Public domain

Monday, 3 August 2009

Most professions are governed by a set of best practices that are not only well known but in many cases the law of the land, Doctors, Lawyers and Engineers do not sell or hide the rules that constitute the foundation of how they do their job.

A new medical procedure is peer reviewed and though the technology and the procedure are patentable one does not have to license the information to demonstrate, practice or write about the procedure.

A rising tide lifts all ships, and a rising quality of work in most professions is shared.

The recent discussion on the ITSkeptic website brings the ownership of ITIL into sharp focus, all the content though seemingly freely given to the OGC by vendors, consultants and organisations is not public domain. The training materials derived from the ITIL published materials is licenced.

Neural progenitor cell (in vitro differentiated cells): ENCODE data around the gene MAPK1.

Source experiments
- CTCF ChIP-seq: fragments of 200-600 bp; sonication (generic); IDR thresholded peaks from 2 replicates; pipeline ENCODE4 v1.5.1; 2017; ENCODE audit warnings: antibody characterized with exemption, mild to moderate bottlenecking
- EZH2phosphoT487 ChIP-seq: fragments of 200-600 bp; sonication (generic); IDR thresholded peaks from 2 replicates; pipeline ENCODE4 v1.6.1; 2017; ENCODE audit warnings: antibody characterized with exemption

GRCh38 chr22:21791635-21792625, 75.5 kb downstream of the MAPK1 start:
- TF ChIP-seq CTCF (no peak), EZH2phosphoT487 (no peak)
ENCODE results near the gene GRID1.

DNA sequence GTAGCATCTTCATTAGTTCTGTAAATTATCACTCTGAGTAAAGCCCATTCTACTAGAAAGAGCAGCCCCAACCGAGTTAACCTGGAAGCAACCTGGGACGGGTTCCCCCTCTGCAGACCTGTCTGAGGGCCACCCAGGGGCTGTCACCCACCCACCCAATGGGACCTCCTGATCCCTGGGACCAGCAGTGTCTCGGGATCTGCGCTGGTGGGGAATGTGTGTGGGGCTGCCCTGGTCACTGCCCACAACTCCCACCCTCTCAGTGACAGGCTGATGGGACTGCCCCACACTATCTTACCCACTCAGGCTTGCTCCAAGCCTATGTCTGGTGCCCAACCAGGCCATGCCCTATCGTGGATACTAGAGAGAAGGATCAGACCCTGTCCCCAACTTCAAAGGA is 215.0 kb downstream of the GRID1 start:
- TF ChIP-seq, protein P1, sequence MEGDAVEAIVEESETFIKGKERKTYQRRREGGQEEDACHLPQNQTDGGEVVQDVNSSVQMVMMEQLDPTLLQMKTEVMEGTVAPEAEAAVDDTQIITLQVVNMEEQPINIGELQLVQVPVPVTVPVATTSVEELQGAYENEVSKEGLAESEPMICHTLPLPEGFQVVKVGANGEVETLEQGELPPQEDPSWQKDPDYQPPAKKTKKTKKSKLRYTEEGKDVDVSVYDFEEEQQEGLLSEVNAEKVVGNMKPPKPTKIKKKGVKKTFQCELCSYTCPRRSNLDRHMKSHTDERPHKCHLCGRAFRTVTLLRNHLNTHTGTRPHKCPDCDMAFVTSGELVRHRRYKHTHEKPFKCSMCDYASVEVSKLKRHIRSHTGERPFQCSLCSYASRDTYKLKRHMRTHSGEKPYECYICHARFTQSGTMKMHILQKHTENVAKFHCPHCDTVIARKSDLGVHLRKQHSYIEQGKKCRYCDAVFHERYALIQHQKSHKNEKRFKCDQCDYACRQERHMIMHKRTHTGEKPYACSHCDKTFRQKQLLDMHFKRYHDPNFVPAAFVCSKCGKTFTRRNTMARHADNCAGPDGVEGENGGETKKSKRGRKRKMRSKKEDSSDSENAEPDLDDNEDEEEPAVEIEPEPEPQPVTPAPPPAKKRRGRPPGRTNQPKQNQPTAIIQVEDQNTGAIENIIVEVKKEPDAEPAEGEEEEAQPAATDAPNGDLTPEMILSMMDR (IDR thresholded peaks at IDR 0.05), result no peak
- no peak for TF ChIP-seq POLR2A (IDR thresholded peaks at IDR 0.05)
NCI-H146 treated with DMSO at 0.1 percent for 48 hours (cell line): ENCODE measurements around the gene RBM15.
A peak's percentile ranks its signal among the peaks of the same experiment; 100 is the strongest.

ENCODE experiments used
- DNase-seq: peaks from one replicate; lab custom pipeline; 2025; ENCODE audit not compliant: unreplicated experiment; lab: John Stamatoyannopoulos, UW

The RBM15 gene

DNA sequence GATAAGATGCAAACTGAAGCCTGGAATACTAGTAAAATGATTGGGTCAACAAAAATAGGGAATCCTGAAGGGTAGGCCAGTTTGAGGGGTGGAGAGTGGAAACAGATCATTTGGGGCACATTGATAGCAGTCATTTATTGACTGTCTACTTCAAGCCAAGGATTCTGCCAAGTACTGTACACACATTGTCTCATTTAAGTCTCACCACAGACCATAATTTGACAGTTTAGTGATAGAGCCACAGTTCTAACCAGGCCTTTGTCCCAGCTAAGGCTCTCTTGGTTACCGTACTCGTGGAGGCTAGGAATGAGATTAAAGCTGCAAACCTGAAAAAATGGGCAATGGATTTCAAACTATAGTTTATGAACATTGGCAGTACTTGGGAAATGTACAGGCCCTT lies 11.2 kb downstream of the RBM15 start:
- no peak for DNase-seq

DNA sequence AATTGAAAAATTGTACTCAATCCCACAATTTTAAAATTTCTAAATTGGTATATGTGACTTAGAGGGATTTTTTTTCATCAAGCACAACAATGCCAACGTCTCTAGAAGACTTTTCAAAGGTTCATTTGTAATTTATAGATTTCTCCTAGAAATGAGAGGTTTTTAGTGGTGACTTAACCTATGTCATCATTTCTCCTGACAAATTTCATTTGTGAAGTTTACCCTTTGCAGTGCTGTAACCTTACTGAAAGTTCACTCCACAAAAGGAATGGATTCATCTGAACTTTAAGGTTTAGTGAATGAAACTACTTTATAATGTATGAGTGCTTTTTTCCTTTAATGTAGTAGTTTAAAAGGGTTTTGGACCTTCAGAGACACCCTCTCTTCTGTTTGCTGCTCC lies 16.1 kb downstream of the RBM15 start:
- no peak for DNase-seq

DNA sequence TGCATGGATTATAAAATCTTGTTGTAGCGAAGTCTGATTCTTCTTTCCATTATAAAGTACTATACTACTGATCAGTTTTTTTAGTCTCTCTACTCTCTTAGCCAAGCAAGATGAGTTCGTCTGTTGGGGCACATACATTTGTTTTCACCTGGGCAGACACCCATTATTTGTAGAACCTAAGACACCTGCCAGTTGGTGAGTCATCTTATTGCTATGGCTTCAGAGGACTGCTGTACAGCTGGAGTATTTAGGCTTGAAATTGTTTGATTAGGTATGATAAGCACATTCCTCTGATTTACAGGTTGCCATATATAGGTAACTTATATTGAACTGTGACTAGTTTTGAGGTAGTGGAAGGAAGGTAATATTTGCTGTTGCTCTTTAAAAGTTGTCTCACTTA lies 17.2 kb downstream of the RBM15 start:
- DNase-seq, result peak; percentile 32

Now, I am no expert in what it takes to create or manage ITIL or how the APMG or the OGC do business, but it would seem to me that the wider the information can be spread the better. I understand there needs to be controls around the quality of any "standard" but does this have to come with such a heavy hand?

In my opinion ITIL should be "by the people for the people", it would seem to already be "by the people" we just need it back. (preferably at cost)


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